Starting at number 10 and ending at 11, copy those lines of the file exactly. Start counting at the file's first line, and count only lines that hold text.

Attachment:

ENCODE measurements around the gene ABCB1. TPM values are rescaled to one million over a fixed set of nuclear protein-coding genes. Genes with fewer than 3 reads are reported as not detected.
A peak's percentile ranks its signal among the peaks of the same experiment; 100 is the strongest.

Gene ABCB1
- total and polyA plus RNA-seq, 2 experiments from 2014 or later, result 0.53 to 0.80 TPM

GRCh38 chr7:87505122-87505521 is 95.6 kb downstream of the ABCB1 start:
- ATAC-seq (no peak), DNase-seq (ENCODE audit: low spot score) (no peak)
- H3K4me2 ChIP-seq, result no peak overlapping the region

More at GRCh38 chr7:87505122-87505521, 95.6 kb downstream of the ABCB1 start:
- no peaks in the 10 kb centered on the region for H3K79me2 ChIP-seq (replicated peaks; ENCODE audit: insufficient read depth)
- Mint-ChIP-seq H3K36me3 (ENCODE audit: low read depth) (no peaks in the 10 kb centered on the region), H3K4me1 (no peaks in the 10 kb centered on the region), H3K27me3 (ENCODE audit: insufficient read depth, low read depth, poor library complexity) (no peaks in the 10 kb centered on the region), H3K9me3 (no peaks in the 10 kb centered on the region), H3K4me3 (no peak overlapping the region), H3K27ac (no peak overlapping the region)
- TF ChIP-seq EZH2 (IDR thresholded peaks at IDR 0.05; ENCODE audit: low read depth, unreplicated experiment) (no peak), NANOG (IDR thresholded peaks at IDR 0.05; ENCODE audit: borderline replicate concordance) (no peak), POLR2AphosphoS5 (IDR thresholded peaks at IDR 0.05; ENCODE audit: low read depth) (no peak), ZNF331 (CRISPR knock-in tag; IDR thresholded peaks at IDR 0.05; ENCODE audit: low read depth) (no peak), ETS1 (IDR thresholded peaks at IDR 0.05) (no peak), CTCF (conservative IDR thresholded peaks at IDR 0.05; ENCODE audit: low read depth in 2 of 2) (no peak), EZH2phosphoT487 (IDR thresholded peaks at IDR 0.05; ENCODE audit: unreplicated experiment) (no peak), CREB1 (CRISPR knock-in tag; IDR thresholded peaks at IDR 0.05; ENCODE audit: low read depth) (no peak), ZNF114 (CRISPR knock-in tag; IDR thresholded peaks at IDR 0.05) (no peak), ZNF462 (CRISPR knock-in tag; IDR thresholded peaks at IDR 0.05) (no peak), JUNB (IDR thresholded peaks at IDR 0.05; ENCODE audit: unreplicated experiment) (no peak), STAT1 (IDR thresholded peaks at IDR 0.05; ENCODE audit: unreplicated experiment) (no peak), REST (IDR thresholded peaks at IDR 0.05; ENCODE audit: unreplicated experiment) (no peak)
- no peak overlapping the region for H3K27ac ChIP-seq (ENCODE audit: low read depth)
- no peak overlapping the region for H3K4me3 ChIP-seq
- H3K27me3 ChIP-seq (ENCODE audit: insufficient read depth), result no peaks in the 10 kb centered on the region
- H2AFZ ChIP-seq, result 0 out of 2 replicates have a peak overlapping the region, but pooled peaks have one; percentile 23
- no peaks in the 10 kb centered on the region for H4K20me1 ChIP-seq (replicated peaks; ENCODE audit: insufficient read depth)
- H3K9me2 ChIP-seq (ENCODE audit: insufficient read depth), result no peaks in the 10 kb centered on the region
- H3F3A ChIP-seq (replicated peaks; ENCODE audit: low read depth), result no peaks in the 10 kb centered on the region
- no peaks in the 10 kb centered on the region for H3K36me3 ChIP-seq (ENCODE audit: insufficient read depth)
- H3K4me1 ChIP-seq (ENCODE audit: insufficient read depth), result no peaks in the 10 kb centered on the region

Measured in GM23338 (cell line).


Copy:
- Mint-ChIP-seq H3K36me3 (ENCODE audit: low read depth) (no peaks in the 10 kb centered on the region), H3K4me1 (no peaks in the 10 kb centered on the region), H3K27me3 (ENCODE audit: insufficient read depth, low read depth, poor library complexity) (no peaks in the 10 kb centered on the region), H3K9me3 (no peaks in the 10 kb centered on the region), H3K4me3 (no peak overlapping the region), H3K27ac (no peak overlapping the region)
- TF ChIP-seq EZH2 (IDR thresholded peaks at IDR 0.05; ENCODE audit: low read depth, unreplicated experiment) (no peak), NANOG (IDR thresholded peaks at IDR 0.05; ENCODE audit: borderline replicate concordance) (no peak), POLR2AphosphoS5 (IDR thresholded peaks at IDR 0.05; ENCODE audit: low read depth) (no peak), ZNF331 (CRISPR knock-in tag; IDR thresholded peaks at IDR 0.05; ENCODE audit: low read depth) (no peak), ETS1 (IDR thresholded peaks at IDR 0.05) (no peak), CTCF (conservative IDR thresholded peaks at IDR 0.05; ENCODE audit: low read depth in 2 of 2) (no peak), EZH2phosphoT487 (IDR thresholded peaks at IDR 0.05; ENCODE audit: unreplicated experiment) (no peak), CREB1 (CRISPR knock-in tag; IDR thresholded peaks at IDR 0.05; ENCODE audit: low read depth) (no peak), ZNF114 (CRISPR knock-in tag; IDR thresholded peaks at IDR 0.05) (no peak), ZNF462 (CRISPR knock-in tag; IDR thresholded peaks at IDR 0.05) (no peak), JUNB (IDR thresholded peaks at IDR 0.05; ENCODE audit: unreplicated experiment) (no peak), STAT1 (IDR thresholded peaks at IDR 0.05; ENCODE audit: unreplicated experiment) (no peak), REST (IDR thresholded peaks at IDR 0.05; ENCODE audit: unreplicated experiment) (no peak)